The Lilith Blog 1 of 2

May 30, 2018 by

Sadie Schuster’s Magic Love Knots (Part 2 of “Sadie in Love”)

All this week, in the grand tradition of Victorian periodicals, Lilith will be serializing an excerpt of Sadie in Love, the debut novel from 96-year-old former magazine editor Rochelle Distelheim. Look out for new installments every day this week.  

Sadie in LovePart 1Part 2 | Part 3 | Part 4

Sadie Schuster sold love knots, hope wrapped in a schmattah, fifty cents. A lot of money in 1913, but hope never came cheap, especially when it came from Sadie Schuster. “You think this business makes me rich?” she asked her customers. “I do it to make people happy. The material alone costs me forty cents.”

She learned her magic tricks in Poland, where she and Fivel lived before coming to New York, two greenhorns, just married, and talked about love knots as though there really was magic in this world, and only she, of all the Jews in New York who came from Minsk, from Riga and Lublin, Budapest and Warsaw, knew how to put them together.

It was a secret, she said, passed from mother to daughter. Her own daughter, Yivvy, who ran a second-hand shop, and worked the cash register nights at the Second Street Cafeteria, didn’t believe in love or magic.  Take it or leave it, Sadie Schuster was the only love knot person in New York City.

The love knots were works of art. For women customers, Sadie braided strands of theloved one’s hair with red thread, added a shirt button, a shoe lace, fringe from a prayer shawl, cigar bands, suspender buckles. For men customers, she stole a tooth from the loved one’s comb, the lace of a handkerchief, hairpins, boot heels, a snip of corset bone.

Showering scented water over the scraps, she wrapped them in a square of flowered cotton schmattah, and tied the four corners together, making a plump little bundle the size of her thumb. If she could get her hands on a little perspiration from the body of the loved one, and rub that into the knot – ha! Perfect. Cupping the knot in her palm, she   half-chanted, half-sang, murmuring strange sounds softly; so softly, her customers couldn’t recognize the language. Precisely what Sadie hoped for: her certainty, their bewilderment. It made her seem powerful. It made her customers feel better about parting with fifty cents.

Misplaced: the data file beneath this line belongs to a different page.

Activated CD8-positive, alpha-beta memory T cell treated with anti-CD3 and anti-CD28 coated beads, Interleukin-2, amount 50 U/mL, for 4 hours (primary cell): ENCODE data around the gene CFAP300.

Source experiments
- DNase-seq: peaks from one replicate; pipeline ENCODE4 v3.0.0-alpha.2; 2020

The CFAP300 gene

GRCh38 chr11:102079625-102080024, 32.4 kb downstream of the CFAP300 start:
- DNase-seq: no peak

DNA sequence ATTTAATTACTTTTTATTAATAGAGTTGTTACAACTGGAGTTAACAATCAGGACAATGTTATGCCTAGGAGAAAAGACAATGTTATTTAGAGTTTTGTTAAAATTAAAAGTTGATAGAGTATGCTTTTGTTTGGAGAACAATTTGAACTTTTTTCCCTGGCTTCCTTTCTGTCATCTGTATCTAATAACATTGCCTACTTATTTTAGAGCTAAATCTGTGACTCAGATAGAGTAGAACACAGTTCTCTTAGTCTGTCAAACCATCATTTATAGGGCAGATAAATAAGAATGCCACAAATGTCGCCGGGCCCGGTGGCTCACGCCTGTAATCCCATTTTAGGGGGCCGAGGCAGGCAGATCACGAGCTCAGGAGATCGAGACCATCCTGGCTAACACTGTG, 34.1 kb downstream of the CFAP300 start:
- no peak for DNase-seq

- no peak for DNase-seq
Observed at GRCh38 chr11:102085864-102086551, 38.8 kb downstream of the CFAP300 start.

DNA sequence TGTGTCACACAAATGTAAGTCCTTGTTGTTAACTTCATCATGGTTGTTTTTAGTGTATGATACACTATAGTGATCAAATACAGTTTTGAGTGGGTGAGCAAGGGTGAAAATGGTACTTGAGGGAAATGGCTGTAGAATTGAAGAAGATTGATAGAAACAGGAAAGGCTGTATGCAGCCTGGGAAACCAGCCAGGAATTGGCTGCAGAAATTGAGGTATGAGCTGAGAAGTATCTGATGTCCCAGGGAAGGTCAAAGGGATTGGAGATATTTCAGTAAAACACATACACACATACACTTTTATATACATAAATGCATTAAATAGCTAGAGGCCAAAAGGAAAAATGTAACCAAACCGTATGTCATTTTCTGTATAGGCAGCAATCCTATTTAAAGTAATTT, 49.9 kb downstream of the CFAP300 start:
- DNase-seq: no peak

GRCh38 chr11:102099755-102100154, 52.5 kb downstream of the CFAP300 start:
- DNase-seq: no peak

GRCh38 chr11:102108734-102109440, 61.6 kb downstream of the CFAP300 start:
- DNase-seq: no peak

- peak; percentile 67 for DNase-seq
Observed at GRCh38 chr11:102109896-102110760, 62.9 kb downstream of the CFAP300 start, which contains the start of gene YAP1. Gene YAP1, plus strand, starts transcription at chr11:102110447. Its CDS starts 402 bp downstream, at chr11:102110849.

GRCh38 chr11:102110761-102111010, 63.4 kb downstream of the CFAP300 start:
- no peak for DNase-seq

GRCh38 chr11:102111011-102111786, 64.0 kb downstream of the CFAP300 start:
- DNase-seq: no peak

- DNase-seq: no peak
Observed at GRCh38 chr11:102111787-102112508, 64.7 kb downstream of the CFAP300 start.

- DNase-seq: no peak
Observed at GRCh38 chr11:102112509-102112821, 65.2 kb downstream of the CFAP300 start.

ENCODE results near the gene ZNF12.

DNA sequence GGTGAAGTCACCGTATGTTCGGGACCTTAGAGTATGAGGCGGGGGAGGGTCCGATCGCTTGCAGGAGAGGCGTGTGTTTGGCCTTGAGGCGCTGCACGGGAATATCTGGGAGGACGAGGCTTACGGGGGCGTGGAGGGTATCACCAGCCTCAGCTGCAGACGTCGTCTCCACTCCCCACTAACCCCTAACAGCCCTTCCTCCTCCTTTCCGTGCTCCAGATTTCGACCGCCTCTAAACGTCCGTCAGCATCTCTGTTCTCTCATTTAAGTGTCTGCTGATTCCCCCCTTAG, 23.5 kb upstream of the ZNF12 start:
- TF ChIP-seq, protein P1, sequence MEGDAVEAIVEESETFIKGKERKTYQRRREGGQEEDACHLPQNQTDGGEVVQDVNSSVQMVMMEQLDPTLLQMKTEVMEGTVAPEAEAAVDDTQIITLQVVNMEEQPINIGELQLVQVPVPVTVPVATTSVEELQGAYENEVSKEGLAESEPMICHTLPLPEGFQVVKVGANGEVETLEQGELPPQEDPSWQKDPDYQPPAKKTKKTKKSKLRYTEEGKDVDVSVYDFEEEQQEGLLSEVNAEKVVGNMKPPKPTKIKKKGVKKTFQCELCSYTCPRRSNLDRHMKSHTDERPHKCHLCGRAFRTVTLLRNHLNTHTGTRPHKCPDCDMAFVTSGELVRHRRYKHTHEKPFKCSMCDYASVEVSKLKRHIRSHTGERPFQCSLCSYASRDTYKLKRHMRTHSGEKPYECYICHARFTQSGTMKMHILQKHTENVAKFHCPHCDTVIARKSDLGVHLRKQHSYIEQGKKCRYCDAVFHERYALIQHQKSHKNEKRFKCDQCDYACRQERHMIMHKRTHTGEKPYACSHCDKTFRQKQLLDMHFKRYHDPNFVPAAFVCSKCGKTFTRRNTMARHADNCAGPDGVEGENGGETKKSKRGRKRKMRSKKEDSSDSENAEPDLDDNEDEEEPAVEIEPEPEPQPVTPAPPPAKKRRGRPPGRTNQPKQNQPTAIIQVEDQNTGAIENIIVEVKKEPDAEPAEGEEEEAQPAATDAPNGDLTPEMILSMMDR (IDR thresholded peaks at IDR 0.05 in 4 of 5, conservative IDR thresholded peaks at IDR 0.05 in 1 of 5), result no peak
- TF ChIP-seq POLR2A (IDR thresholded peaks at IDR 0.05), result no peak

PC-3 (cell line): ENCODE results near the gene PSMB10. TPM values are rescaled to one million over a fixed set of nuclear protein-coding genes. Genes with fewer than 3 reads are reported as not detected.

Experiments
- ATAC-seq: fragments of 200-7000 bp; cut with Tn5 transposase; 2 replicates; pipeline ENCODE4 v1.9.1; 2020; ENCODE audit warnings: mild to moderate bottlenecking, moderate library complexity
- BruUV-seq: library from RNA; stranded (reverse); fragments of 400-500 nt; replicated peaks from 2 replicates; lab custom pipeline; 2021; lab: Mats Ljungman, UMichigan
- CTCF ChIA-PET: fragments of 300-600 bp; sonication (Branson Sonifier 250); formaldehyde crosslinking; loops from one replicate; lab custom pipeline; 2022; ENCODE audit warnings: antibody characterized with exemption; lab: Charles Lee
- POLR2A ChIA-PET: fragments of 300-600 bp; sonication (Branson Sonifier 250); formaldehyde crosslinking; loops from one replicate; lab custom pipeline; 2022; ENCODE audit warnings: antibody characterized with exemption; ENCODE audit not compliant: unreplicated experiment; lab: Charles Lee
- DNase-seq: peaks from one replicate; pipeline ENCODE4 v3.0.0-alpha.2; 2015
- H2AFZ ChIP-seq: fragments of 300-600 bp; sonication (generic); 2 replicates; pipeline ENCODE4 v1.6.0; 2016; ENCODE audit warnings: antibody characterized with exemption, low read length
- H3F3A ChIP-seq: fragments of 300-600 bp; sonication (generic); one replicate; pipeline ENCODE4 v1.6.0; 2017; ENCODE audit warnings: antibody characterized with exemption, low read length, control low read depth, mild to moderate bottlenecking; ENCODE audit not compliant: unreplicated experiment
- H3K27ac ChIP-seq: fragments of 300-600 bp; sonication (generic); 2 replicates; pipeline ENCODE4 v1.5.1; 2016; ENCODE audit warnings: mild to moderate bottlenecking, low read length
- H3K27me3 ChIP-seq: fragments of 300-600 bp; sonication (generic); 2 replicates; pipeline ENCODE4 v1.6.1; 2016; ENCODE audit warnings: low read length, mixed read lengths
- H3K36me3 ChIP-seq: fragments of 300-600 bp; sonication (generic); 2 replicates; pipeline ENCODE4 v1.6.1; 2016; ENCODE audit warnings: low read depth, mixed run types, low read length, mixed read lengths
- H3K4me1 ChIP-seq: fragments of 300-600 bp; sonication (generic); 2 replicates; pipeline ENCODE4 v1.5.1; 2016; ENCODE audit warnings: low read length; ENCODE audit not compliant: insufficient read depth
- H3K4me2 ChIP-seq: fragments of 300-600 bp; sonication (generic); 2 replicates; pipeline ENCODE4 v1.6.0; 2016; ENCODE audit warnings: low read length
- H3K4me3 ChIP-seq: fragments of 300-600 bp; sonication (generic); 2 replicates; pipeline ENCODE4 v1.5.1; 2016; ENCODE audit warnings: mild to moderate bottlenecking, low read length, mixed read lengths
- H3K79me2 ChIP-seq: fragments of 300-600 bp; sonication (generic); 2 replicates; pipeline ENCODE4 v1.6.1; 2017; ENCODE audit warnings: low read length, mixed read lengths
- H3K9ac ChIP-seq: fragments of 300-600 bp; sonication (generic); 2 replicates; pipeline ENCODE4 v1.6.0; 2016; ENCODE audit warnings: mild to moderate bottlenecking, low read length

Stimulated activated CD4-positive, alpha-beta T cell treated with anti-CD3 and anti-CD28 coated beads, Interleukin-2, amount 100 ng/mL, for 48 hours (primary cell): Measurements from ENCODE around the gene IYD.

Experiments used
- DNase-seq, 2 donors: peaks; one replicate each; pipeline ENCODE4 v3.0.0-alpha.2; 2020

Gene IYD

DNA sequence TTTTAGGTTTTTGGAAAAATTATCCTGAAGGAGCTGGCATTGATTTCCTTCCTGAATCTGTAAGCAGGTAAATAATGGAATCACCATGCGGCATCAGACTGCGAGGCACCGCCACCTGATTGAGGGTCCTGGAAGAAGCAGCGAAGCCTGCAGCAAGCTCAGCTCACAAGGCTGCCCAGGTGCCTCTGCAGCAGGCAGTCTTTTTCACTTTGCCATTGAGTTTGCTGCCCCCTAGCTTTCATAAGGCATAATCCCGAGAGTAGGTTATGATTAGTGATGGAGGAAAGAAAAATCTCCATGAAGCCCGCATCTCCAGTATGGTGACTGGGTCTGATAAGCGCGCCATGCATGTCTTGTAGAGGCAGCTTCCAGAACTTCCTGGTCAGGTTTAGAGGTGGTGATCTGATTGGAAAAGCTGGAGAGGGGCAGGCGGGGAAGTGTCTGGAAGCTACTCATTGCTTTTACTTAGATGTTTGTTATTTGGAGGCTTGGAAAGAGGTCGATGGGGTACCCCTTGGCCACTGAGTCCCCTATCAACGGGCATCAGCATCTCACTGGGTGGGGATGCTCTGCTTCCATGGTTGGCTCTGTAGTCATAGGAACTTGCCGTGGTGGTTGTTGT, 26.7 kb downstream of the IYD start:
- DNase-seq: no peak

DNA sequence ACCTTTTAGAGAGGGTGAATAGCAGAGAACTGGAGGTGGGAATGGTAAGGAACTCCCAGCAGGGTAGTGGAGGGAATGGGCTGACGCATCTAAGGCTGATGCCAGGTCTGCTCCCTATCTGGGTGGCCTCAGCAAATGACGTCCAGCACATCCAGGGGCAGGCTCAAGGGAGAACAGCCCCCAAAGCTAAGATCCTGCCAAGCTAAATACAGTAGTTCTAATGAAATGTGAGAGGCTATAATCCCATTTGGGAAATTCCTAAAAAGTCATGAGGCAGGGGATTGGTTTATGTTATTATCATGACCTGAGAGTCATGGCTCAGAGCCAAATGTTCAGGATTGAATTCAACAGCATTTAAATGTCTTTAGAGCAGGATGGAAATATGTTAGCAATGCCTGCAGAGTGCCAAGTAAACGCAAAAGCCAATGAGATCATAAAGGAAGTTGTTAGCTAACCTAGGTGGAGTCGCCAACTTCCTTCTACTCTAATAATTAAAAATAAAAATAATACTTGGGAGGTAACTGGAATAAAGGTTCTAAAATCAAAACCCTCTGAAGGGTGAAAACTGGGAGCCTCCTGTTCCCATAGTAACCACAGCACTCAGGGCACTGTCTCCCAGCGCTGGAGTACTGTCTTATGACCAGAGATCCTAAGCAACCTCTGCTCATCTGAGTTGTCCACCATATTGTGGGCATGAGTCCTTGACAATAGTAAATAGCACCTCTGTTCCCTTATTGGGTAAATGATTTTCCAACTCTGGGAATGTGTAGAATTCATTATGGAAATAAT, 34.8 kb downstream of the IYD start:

This was the promise: the love knot pulled at the loved one against his/her will, against all reason, against the laws of nature and the Old Testament; against, it seemed, everything except Sadie’s say-so. Love always begat love, until two separate people turned into one absolutely and for-all-time happy couple.

Her favorite customers were those who lived in her tenement building on Ludlow Street, an eight-flat she and Fivel purchased at auction just before he died. Up and down four flights of stairs, breathing hard, sweating, even in winter, Sadie stirred up love knot business when she collected rent. “Love knots,” she crooned, “money for me today, love for you tomorrow. Open up for Sadie.”

Unmarried tenants opened up, and asked questions. They were lonely, but not foolish.

Fifty cents bought a shave and haircut, two steam baths at Silberstein’s Private Water Works, five dances at the Irving Street Saturday Night Social Club. A second-hand derby hat. Spats. Three pairs of used, embroidered gloves, the fingers still like new.  

 What guarantee did they have, who could they complain to, if love didn’t appear in two, three weeks? “Nobody. God matched Adam to Eve, yes? And it didn’t work out.

So, who did Adam complain to? Anyway…” Sadie liked to use words from her night school English class, words like anyway and nevertheless, savoring each syllable as though it were food, and she was hungry. “Anyway, leave the details to me, you got plenty to do.  Go rent a hall, get ready to make a wedding. I smell success about to happen.”          

What choice did her customers have? Loneliness on the lower east side was like an itch waiting to be scratched. Synagogues seated men in front, women in back, behind  gauze curtains. Moishe Pipik’s Cafe on Lower Broadway was loud talk and cigar smoke, hot blintzes and sour cream, scratchy Gypsy music, but no place for romance.

Loneliness hung over Sadie too, now that Fivel was dead, taken by influenza; one week, and splat, like that, dead. Dead, but not gone; Sadie wouldn’t let him get away that easily. She talked to him while she worked on her love knots. Sometimes it seemed they talked more now than when he was alive.